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Today, HEAL Poland has published an analysis of particulate matter air pollution in Poland during the 2022/23 heating season, and the associated health impacts of short-term exposure to air pollution. The analysis, entitled Sick of smog. The effects of days with high levels of air pollution shows that exposure to air pollution is a health problem not only for a long term, but also already at short intervals.

Scientific research demonstrates that short-term exposure to high levels of pollution does not “train” our immune system, as claimed by some Polish policy makers,. Even a one-day-long exposure to smog carries the risk of developing, among others, headaches, concentration problems, depressed mood, allergic symptoms, breathing problems, pneumonia and bronchitis. Short high air pollution can even lead to (fatal) heart attacks, strokes and an increased number of hospitalisations and need for medication.

HEAL’s new analysis shows that in the 2022/23 heating season in Poland, air quality in the majority of the 211 Polish towns considered was higher than recommended by the World Health Organization (WHO). 

The worst air pollution on “smog days” (days when average daily concentration of pollution exceeds WHO recommended guidelines) was recorded in Nowa Ruda, Sucha Beskidzka and Żywiec, lasting 2-3 months – all of them located in coal regions in Southern Poland. The highest average daily concentration of PM10 pollution was almost 5 times higher than the daily WHO recommendation for this pollutant, with Żywiec, Radomsko (close to Bełchatów power plant and open pit mine) and Nowa Ruda at the top of the list.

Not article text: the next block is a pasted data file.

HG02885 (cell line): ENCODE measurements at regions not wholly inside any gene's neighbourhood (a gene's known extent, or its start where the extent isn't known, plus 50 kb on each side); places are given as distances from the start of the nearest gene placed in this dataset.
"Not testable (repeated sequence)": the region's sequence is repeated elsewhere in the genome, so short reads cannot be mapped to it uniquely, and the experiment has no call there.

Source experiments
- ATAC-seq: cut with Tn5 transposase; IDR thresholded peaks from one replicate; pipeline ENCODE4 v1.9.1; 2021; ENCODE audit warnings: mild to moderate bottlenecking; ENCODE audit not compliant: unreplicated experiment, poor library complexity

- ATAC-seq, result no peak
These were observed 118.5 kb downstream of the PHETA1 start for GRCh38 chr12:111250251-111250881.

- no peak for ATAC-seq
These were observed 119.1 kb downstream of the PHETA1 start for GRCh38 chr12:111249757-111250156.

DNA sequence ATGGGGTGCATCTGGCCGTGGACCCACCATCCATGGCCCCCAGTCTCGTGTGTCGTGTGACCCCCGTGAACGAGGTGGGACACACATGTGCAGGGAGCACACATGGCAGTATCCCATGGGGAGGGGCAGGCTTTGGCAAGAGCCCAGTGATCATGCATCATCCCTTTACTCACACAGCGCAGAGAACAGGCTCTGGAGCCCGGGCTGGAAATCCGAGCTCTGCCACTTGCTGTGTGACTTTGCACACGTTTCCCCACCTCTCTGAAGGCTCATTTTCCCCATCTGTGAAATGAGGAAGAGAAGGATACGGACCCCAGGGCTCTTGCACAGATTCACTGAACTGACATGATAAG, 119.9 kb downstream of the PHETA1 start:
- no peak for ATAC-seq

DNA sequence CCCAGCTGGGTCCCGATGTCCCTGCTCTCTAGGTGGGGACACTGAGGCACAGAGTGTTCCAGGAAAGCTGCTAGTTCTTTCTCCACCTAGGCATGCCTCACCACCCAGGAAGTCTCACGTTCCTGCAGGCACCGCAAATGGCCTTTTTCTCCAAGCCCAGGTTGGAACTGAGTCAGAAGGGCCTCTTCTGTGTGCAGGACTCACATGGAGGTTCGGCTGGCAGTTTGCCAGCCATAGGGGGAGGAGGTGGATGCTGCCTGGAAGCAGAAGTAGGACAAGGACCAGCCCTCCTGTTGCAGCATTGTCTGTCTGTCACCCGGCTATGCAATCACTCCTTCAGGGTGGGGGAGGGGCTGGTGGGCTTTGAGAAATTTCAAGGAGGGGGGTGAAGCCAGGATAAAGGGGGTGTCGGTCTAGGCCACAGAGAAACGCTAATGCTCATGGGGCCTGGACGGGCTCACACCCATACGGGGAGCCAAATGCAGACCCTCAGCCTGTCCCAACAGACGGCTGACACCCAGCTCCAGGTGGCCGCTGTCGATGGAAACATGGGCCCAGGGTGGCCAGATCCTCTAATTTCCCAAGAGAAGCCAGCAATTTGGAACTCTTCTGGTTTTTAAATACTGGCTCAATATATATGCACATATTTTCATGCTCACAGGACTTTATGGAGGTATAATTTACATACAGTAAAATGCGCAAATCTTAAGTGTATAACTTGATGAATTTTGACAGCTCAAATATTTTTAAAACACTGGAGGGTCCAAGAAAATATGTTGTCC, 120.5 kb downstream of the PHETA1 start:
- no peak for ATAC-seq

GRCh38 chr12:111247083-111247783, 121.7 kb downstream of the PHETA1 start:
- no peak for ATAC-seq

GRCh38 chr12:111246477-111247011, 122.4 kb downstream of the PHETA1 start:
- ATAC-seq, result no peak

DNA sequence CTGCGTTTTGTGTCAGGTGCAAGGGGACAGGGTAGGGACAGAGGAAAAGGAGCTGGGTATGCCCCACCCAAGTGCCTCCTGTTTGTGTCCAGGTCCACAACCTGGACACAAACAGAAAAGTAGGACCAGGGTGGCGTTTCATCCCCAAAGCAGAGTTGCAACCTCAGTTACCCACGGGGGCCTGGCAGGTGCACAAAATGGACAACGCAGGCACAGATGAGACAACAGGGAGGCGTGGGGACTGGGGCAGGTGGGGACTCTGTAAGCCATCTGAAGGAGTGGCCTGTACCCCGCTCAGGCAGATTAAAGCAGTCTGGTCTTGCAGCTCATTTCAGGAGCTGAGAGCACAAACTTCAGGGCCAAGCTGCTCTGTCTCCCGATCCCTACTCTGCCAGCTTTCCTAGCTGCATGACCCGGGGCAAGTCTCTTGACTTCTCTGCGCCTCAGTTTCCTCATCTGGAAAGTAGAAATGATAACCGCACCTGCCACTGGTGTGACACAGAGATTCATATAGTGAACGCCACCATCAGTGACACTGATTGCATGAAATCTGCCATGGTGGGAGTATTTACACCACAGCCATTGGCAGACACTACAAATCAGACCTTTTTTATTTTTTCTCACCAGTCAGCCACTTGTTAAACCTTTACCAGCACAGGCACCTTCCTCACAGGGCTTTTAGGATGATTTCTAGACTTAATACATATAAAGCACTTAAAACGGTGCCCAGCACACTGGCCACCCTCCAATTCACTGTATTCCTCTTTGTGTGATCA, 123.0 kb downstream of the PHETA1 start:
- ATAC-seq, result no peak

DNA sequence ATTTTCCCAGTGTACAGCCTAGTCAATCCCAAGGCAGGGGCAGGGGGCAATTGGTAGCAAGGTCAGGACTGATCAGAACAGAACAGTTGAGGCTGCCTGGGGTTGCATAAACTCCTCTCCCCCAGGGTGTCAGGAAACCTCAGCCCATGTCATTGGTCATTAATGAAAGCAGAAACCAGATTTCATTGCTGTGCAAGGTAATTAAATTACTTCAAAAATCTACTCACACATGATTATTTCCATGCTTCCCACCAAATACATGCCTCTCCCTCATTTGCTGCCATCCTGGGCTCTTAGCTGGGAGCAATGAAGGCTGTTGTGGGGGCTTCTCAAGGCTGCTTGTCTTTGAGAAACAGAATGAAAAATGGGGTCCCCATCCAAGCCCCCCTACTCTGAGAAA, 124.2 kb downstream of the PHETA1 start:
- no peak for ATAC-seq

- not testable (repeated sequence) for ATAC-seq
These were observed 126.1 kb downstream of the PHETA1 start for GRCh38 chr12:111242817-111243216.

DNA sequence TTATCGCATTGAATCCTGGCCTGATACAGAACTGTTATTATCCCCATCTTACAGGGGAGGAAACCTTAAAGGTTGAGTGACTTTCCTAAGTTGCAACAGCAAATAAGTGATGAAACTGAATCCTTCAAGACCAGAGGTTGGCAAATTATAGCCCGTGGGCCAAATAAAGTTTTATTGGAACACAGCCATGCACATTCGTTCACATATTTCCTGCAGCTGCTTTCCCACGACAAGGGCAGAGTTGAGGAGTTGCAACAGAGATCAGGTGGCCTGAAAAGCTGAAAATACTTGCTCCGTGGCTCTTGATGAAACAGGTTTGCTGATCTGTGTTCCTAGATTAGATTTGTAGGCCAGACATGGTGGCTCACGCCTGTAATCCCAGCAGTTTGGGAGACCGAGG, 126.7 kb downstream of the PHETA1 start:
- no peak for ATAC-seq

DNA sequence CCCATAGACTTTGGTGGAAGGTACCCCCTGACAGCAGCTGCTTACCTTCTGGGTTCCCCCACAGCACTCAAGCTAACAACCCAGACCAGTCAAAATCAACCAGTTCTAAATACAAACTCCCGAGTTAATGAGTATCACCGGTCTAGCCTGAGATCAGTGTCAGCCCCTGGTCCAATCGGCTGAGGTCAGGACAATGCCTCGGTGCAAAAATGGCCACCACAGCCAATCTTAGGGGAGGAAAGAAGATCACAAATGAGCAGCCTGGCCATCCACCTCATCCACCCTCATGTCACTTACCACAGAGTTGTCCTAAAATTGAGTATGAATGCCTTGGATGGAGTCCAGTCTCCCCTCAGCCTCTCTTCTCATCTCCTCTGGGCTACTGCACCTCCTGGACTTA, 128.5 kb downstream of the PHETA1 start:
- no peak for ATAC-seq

Due to the ongoing war in Ukraine and restrictions on imports of Russian fuels, the winter of 2022/23 was a particular challenge in terms of ensuring energy security for Poles. As a result, the Polish government suspended a number of regulations limiting the possibility of burning the most emission-intensive fuels in domestic heating installations. In addition, the furnaces could also be fed with waste generating emissions of substances not subject to state monitoring, and at the same time harmful to human health (e.g. dioxins).

The risks of exposure to even brief episodes of high levels of air pollutants require further action at the policy level. Among them, the most urgent are:

  • Full alignment of EU (and thus national) legally binding clean air standards to current WHO recommendations,
  • Move away from burning coal as quickly as possible and towards low-emission renewable energy and energy savings
  • Strengthening  public information and alerts, as well as comprehensive monitoring of air pollution levels in Poland.

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